Ordering of named values (outgoing)

Named values (arguments, or values to return) must be listed textually after all the positional values. FLAT and non-FLAT values may be mixed in any order.

Ordering of named targets (incoming)

Named targets (parameters, or returned values) must appear after all the positional targets. A SLURPY positional target, if present, must be the last positional target; a SLURPY named target, if present, must be the last named target.

So the acceptable ordering of targets is:

Mixing named and positional values

Positional targets can only be filled with positional values.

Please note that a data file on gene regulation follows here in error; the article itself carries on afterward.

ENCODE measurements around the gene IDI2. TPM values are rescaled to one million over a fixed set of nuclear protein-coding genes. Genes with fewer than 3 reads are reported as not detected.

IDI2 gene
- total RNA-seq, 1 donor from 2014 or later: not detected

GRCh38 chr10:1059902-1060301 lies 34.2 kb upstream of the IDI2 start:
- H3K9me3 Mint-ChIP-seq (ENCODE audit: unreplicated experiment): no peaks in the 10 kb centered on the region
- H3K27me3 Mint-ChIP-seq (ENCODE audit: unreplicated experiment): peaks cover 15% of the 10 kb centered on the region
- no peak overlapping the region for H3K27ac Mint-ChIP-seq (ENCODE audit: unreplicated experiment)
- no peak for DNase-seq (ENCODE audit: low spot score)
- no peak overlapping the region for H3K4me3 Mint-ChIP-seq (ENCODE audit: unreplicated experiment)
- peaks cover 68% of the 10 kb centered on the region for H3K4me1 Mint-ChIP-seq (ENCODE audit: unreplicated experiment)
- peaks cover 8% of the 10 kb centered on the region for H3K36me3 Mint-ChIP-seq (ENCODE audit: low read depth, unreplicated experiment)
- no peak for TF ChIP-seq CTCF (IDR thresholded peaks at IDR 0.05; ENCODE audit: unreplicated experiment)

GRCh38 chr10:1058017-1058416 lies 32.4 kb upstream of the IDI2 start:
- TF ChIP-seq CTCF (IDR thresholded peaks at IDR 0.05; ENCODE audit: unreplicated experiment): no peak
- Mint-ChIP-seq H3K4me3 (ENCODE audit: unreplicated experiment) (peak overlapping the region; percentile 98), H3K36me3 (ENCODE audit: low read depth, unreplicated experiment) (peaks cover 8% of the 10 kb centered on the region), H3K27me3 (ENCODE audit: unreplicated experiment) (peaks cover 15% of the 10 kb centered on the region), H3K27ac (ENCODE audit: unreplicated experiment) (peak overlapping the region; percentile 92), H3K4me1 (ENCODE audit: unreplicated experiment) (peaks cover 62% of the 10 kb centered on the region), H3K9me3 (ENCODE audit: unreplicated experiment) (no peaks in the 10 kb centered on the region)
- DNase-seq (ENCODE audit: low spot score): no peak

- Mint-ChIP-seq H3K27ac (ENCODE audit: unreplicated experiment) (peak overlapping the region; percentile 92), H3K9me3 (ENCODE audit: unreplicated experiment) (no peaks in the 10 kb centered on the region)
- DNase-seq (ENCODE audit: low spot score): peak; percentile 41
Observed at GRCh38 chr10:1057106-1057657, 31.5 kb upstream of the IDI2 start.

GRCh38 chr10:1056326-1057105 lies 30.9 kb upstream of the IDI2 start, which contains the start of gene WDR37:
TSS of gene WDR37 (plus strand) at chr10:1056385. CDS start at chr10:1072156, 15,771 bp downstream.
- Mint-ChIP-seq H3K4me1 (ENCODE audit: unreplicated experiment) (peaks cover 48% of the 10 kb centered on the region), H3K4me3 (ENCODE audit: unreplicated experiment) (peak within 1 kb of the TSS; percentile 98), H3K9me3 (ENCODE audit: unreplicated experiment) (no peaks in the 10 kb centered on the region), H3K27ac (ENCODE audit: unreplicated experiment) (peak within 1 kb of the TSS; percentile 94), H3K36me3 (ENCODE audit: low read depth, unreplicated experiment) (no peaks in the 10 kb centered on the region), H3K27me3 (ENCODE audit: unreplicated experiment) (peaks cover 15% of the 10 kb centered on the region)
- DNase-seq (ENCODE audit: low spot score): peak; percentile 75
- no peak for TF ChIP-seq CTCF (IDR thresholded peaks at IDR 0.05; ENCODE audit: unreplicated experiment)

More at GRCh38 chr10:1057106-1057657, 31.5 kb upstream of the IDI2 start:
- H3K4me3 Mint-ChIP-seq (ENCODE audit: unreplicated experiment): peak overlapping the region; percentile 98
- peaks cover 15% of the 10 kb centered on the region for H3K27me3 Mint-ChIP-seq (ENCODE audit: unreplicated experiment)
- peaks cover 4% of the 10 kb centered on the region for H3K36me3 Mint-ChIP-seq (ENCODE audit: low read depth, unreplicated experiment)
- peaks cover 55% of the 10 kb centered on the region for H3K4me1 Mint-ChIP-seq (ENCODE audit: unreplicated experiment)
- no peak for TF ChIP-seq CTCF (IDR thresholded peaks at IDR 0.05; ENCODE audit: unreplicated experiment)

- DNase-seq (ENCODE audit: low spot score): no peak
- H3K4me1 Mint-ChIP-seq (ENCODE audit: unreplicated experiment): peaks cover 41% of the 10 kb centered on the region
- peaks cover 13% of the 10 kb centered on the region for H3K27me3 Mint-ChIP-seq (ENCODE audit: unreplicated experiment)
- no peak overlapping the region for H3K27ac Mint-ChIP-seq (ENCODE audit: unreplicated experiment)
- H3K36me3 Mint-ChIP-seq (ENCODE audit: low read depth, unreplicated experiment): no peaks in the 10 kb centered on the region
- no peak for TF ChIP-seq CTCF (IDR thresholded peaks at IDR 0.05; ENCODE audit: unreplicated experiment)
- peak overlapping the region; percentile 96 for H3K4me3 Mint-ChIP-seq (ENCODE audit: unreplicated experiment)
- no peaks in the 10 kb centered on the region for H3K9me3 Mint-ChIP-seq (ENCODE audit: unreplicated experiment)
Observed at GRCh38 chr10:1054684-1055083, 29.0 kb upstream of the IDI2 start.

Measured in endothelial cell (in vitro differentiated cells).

Named targets can be filled with either positional or named values. However, if a named target was already filled by a positional value, and then a named value is also given, this is an overflow error.

Type Conversions

Unlike the set_* opcodes, the get_* opcodes must perform conversion from one register type to another. Here are the conversion rules:

[1] or some other type specified by the current HLL type map, which may substitute an alternative type for each default low-level Parrot type (array, hash, string, number, etc.).

Implementation

Not applicable.

Bugs

Required features are missing:

PIR Syntax Examples

Function Calls

Parameters

Return Values

Call Results

References

pdd23_exceptions.pod